The best bone conduction headphones 2022

Best bone conduction headphones: Pictured here, the Shokz bone conduction headphones on an orange background
(Image credit: Future)
Editor's Notes: December 2022

We've been seeing a lot of new bone conduction headphones pop up in online stores like Amazon, but we are picking the ones we're testing and reviewing, as a lot might not be top-notch quality. 

That said, we have new entries here such as the YouthWhisper SuperQ3 and the new Shokz OpenComm UC, giving you more options just in time for the holiday season.

Michelle Rae Uy, Buying Guides Editor

The best bone conduction headphones are perfect for when you still need to stay alert and pay attention to your surroundings. These headphones transmit audio by utilizing tiny transducers that send those vibrations along your bones to your ears instead of using drivers to vibrate air directly into your ears. Doing so allows users to be aware of their surroundings while still listening to audio.

That makes them ideal not just for running, but also for a variety of other exercises such as cycling and even performing regular work tasks. Unlike the best earbuds and the best over-ear headphones, bone conduction headphones can be completely waterproof, meaning can be used for swimming as well. 

That said, if you're after headphones for swimming, head over to our best waterproof headphones guide – plenty of swim-proof options are listed there. However, if situational awareness, safety, and waterproofing are your top priorities, you'll need an excellent pair of bone conduction headphones to take care of your audio listening needs. 

We've tested more than our share of them, putting them through paces to ensure that we're only recommending the best ones. And, we gathered the best ones on this list of the best bone conduction headphones. Since these are a foreign concept to many, we're making it easier for you to make the right choice.

Black Friday is just around the corner, and we expect many of these bone conduction headphones to get price cuts, making them more affordable. We'd start keeping an eye out deals now, a lot of which you'll find below where we are including the best deals.

The best bone conduction headphones

Why you can trust TechRadar Our expert reviewers spend hours testing and comparing products and services so you can choose the best for you. Find out more about how we test.

Shokz OpenRun Pro bone conduction sports headphones on a concrete surface

(Image credit: Future)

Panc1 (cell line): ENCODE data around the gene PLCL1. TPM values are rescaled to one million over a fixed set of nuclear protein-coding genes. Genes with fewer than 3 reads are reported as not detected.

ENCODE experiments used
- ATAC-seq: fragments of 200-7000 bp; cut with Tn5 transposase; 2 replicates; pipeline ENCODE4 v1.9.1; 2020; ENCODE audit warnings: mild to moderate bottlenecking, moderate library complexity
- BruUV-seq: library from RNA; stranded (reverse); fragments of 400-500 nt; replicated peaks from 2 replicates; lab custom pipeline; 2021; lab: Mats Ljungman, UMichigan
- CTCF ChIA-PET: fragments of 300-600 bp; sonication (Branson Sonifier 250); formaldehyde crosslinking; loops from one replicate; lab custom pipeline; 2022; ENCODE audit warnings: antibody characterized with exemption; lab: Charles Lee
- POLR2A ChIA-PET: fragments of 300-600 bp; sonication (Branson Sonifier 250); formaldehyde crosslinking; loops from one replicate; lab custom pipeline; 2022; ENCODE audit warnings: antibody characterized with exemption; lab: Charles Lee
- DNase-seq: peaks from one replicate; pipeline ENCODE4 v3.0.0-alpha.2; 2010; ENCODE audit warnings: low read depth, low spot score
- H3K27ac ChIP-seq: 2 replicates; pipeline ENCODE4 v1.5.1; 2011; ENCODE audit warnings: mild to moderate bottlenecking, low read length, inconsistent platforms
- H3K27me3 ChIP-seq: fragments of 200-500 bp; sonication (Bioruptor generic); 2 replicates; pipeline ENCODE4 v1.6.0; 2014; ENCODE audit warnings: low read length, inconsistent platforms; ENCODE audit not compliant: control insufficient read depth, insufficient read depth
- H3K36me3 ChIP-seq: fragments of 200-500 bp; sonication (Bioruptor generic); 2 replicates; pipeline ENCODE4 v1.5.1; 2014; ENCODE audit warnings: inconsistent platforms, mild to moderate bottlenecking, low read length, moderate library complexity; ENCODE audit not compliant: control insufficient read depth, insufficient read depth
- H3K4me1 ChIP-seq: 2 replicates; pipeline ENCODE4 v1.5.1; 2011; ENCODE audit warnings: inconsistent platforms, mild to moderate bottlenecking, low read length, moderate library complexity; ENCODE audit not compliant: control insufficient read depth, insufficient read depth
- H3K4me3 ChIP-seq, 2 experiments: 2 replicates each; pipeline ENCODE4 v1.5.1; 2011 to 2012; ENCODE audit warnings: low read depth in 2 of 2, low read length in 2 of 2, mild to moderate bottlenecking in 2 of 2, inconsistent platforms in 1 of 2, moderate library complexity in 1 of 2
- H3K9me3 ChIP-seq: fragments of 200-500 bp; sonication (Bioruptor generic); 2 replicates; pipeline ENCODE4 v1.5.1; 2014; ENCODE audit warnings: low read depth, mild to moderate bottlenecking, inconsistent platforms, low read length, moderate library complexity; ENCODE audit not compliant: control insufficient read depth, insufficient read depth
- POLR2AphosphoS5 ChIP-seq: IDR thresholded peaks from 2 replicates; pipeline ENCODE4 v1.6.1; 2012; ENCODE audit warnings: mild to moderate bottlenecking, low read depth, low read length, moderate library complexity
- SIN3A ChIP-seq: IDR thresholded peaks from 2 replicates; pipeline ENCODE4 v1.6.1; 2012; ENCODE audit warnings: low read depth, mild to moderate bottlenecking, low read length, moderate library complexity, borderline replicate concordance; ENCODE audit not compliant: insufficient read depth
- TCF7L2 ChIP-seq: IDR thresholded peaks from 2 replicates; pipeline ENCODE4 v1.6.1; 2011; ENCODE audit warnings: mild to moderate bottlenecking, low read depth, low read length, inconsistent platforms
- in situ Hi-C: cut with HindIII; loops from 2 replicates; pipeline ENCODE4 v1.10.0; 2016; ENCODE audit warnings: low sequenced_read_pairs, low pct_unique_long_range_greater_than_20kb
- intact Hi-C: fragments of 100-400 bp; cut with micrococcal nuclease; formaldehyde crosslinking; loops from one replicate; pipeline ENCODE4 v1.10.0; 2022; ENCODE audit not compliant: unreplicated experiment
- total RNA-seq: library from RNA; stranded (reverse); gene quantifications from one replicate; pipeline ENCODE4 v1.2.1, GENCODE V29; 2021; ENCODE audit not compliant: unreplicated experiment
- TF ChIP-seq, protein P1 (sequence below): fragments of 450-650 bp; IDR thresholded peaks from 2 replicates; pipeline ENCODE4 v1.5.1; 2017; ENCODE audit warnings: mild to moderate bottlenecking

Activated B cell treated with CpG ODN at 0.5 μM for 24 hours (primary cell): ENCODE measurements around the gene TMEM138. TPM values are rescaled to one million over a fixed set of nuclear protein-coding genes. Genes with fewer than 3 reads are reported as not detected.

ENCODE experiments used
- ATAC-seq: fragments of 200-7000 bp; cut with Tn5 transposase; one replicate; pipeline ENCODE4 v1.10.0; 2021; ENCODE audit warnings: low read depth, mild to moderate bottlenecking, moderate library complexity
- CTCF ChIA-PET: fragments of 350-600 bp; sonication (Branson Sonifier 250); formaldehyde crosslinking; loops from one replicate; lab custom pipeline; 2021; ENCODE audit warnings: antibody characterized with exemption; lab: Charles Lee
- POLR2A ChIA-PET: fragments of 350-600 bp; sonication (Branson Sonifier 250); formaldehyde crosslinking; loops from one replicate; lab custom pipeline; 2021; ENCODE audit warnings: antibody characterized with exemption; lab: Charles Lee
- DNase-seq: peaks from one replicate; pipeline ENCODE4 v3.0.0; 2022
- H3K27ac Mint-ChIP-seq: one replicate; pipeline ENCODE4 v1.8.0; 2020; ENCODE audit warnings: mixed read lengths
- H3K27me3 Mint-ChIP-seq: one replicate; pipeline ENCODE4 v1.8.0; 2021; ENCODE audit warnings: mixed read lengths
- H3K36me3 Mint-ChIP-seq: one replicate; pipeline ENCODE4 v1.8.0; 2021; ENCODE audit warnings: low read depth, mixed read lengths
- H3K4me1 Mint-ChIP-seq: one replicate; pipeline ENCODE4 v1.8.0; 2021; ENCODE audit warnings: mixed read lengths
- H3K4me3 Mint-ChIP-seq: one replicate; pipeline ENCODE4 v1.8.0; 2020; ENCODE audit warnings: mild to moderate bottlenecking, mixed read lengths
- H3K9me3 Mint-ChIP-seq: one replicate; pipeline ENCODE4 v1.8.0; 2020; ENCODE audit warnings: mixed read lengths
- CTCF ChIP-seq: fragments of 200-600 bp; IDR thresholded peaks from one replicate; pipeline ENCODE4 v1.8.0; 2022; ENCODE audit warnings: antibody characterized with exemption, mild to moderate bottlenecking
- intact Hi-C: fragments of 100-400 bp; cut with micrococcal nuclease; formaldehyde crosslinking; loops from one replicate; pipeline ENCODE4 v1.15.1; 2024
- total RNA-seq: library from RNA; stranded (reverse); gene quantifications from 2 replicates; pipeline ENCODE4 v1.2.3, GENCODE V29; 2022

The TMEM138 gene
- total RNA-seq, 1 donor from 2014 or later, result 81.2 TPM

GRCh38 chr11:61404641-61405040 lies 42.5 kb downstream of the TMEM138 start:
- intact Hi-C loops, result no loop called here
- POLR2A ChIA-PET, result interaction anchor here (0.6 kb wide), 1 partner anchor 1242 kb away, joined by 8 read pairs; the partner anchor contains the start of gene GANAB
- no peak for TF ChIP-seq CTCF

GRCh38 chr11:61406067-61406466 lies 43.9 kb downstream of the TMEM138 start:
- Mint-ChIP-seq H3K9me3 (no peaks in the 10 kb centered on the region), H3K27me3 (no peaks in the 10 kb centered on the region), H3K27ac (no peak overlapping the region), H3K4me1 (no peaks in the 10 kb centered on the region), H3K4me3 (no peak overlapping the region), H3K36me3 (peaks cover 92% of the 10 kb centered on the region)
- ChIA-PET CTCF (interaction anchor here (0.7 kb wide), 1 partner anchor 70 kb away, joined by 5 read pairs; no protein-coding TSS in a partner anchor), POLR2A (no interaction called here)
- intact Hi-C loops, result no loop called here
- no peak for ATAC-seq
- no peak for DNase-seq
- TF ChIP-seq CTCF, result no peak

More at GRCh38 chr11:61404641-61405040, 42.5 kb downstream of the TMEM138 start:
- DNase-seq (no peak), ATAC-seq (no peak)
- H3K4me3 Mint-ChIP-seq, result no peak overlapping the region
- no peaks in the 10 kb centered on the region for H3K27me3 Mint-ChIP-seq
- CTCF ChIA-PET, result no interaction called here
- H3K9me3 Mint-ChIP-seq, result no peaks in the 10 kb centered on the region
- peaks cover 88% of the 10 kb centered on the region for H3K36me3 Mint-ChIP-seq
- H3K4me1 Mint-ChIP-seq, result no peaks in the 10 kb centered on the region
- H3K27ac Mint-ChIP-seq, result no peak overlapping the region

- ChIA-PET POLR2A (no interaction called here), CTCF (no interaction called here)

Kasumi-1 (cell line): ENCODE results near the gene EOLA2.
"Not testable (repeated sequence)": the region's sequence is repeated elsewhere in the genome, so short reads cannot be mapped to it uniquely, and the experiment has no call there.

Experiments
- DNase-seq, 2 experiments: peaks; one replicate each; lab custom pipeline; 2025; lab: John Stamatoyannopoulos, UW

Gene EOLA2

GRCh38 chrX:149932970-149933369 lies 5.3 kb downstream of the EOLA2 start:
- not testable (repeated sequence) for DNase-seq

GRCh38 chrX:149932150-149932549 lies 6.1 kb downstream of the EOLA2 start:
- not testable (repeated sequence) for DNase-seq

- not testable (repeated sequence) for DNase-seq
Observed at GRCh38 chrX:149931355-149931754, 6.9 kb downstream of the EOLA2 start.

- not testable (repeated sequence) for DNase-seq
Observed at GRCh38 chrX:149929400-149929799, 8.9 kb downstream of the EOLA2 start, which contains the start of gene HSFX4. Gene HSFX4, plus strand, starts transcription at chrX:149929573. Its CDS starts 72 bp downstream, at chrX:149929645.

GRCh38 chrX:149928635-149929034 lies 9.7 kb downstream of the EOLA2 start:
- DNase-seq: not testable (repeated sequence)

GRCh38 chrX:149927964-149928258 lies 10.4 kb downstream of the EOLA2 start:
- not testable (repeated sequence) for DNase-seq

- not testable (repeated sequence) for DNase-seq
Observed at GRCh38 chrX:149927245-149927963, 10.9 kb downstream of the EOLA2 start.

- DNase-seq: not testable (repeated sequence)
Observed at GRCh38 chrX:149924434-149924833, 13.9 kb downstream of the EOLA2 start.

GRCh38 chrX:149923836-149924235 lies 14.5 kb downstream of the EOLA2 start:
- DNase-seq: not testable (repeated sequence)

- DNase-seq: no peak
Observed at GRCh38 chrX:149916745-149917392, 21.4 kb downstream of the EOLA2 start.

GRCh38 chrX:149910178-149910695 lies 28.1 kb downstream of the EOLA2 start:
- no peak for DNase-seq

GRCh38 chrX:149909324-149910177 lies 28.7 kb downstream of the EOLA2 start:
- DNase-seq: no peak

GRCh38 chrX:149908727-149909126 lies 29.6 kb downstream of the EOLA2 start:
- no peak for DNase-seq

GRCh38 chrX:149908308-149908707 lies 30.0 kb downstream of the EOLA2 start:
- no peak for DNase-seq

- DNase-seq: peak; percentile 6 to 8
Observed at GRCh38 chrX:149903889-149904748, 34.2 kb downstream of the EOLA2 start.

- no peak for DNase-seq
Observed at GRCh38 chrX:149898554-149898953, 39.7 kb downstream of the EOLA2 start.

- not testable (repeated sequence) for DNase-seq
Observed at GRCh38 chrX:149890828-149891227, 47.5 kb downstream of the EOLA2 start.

The best bone conduction headphones that deliver on bass

Specifications

Weight: 29g
Water resistance rating: IP55
Battery life: 10 hours
Storage: No

Reasons to buy

+
Rich bass
+
Lightweight and comfortable
+
Quick-charge feature

Reasons to avoid

-
Occasional tickling sensation
-
More expensive than most

Usually, opting for bone conduction headphones means compromising on sound quality, but thanks to the Shokz OpenRun Pro, that's no longer the case. These headphones contain a set of new bass transducers that deliver far richer sound than any other bone conduction headsets we've tested, which is a real advantage for activities like running, where a solid beat can drive you on. You can even tweak the EQ settings in the new Shokz app to optimize the sound for music or audiobooks.

Design-wise the OpenRun Pro are very similar to the original OpenRun (below), but Shokz has made a few thoughtful design tweaks, including repositioning the charging port, so it's now easier to access and increasing the size of the volume/power buttons. The headset is still light and comfortable to wear, and it stayed comfortable during testing, even during our longest training runs. Plus, the quick-charge function gives you an hour and a half of playtime on just a five-minute charge.

The only downside is that those new bass transducers sometime felt a little tickly against our cheekbones, but that's a minor gripe. The OpenRun Pro are the best bone conduction headphones you can buy right now, and they prove that opting for safety doesn't have to mean compromising on sound quality.

Read our full Shokz OpenRun Pro review

Padmate S30 bone conduction headphones on the floor

(Image credit: Jamie Carter)
The best bone conduction headphones on a budget

Specifications

Weight: 22g
Water resistance rating: IPX5
Battery life: 8 hours
Storage: No

Reasons to buy

+
Cheaper than most
+
Comfortable to wear

Reasons to avoid

-
Lacks volume buttons
-
Middling sound quality